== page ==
These days, the moniker of “indie game” often conjures up thoughts of a bite-sized morsel that is celebrated for tackling challenging content or pioneering new gameplay mechanics. So when one hears of an indie studio taking on something like open-world gameplay, you don’t expect a shipped product until… well, let’s just say that open beta is going to have a few content patches across a number of years.
Nobody told the devs at Prideful Sloth. Formed in 2015, the studio has just published its first title, Yonder: The Cloud Catcher Chronicles. Based in Brisbane, Sloth describes its work as “a micro-AAA approach to high quality game development”, drawing inspiration from games like Elder Scrolls, Zelda, and Harvest Moon.
The game begins with you adventuring on the high-seas with your trusty compass, until your ship is wrecked on the expansive island of Gemea. Heading inland, you quickly encounter a sprite, who quickly informs you that the island is riddled with a dark essence called Murk. Fortunately, a gathering of sprites can cleanse the Murk and free Gemea of its corruption, so you set out to pocket a few and get scrubbin'.
Along the way you help out villagers by repairing a towering artifact known as the Cloud Catcher, which just so happened to break down around the time the Murk showed up… but that’s surely just a coincidence, right?
Within Yonder exists a vibrant world with diverse environments, adorable creatures, and a rich sense of mystery and hidden adventure. Across eight biomes there are deserts to wander, lush forests to explore, and snowy mountains to traverse.
Gemea doesn’t just offer up a range of environments to explore, but also an active weather system, seasonal shifts, and a night/day cycle. The ebb and flow of seasons passing transforms the landscape, offering up new areas and gameplay options. Summer may see you sinking to the bottom of a deep lake, but in winter it will be a frozen surface you can walk straight over.
The world of Yonder also offers a bounty of resources to utilise within its comprehensive crafting system. At a basic level you can pick flowers, smash rocks, and cut trees, but as you progress, you’ll build farms to grow crops and domesticate the menagerie of animals that populate the different regions.
These creatures look to have been bred for their adorableness too, plucked straight from a kids' show. There’s the squomble, a mix between a wombat and a squirrel, or the fabbit, a human-sized ball of fluff with saucer sized eyes that hops around the grassy plains. Offering them their favourite food can coax them back to your farm, where they’ll occupy a pen and generate you anything from milk to hide.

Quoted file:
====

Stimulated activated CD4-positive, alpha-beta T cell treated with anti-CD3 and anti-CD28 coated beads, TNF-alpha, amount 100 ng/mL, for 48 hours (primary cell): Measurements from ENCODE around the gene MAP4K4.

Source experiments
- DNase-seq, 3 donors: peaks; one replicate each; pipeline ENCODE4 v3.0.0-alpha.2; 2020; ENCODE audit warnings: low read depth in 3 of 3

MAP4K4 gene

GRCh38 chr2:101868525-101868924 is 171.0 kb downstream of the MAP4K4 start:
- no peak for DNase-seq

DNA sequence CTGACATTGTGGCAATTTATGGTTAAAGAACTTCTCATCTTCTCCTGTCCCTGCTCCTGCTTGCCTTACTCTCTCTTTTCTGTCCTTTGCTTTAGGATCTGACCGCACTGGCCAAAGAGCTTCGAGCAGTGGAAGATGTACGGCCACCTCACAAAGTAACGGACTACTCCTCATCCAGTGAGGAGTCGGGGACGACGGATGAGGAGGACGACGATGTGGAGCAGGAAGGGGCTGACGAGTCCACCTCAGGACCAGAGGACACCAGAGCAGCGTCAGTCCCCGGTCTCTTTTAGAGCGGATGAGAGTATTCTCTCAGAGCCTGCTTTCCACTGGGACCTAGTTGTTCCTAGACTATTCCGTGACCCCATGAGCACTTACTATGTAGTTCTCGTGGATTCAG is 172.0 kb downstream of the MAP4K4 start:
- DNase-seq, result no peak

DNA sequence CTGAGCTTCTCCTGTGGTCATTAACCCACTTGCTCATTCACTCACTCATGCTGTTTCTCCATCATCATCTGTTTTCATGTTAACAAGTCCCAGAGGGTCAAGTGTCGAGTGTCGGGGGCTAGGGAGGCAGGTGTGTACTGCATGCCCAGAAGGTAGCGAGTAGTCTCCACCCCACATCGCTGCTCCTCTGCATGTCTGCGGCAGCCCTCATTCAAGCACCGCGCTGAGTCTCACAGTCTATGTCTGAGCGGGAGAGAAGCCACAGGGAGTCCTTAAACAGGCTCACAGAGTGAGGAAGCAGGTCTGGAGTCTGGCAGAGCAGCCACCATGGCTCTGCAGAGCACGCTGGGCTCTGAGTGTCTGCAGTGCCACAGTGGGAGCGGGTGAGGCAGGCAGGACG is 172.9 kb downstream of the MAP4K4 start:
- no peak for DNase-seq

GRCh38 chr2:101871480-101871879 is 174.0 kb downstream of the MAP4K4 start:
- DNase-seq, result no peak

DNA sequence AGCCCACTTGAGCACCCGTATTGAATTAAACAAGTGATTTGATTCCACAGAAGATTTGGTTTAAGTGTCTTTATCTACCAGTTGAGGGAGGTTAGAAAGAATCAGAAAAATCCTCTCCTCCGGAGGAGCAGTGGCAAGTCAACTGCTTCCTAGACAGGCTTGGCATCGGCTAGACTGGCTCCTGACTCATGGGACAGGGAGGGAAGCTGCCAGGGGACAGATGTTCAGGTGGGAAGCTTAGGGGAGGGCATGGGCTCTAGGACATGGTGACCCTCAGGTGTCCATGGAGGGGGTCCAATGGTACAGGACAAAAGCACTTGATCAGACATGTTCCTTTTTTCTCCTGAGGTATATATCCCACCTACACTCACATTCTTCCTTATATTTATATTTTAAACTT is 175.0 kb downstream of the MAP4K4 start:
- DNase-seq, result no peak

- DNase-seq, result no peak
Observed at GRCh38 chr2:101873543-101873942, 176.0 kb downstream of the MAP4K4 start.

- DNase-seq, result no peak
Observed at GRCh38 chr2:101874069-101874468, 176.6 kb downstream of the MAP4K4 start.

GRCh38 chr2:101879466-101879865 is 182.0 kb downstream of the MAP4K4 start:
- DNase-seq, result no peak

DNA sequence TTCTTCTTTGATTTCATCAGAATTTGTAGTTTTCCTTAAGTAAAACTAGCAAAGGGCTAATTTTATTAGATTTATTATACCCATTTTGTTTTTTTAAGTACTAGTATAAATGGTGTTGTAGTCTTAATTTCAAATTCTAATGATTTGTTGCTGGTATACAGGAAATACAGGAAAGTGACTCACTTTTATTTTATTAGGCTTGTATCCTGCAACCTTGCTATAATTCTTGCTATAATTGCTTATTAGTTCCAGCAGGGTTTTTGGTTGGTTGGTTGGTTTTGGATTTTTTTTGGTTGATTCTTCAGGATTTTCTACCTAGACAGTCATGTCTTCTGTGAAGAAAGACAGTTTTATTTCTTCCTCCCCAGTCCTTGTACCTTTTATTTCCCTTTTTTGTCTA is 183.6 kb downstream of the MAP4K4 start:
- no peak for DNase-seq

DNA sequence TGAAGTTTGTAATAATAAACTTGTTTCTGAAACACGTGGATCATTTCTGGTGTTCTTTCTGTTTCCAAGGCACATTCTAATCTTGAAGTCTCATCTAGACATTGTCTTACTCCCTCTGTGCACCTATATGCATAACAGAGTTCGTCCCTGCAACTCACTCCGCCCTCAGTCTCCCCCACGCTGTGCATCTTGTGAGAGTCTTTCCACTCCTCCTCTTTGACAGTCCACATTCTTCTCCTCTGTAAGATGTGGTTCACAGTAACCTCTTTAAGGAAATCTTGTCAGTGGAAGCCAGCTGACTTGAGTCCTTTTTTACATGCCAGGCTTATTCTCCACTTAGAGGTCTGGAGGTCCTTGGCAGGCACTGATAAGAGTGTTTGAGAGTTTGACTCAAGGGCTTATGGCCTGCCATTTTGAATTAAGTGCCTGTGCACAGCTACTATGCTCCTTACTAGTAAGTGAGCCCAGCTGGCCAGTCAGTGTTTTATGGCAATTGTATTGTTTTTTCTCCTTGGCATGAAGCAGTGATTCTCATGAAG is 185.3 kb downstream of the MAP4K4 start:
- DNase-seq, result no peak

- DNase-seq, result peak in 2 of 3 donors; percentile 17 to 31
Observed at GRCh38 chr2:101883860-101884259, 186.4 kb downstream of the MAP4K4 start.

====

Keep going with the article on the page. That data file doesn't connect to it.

On top of farming, there’s a surprisingly fun fishing game that’s easy to learn but hard to master. As you get familiar with the different murky shapes in the water, you can start to aim for the larger, more valuable fish. Of course, those are more reluctant to take the bait, while smaller swimmers will be chasing your hook. The result is an amusing game of cat-and-mouse as you chase your desired catch around the water.
Character creation is quick and fun, and there’s a nice range of outfits and accessories available to customise your look. Of course, as is the case in most third-person adventure titles, you spend the majority of the game looking at the back of your avatar, watching a backpack bob up and down.
Crafting is split among a number of professions, with respective guilds training players in the arts of cooking, carpentry, sewing, and even brewing. However, the game struggles to find a use for a lot of these, with only one profession being needed to compete the main quest arc.
This all makes it sound like Yonder is an epic adventure that sends you to the farthest reaches of its diverse world, but the reality is that its lightweight main quest line can be banged out in a few hours. Beyond that are lists of side-quests for each biome, but these are all of the fetch variety – sprites to find, Murk to cleanse – and their only real reward is seeing a zone’s completion counter tick over to 100 percent.
With that stuff squared away, all that's left to do is build bridges to explore more of the world, or craft houses for your collection of animals. Neither of these activities is particularly scintillating, and both seemingly exist just because. There doesn’t seem to be as much thought given to the “why” as there has been to the “what”.
A painstaking amount of care has been poured into Yonder's art, but beyond making a strong initial impression, its wilds don't reward your curiosity. It's a sumptuous looking creation, but there's little of interest to interact with in Gemea.
The boundaries of the world are subtle, and any misadventures are quickly set right. Falling off a cliff or wading too deep into water results in a brief fade to black, but your character is quickly returned, resurrected a few paces back from where they met their demise.
This more-than-forgiving world leads to complacency. There's no risk to progress, no unknown danger to come up against (Yonder doesn't feature combat of any kind). And despite what a thousand YouTube psychologists will tell you, it's hard to gain a feeling of accomplishment when you haven't really had to overcome anything.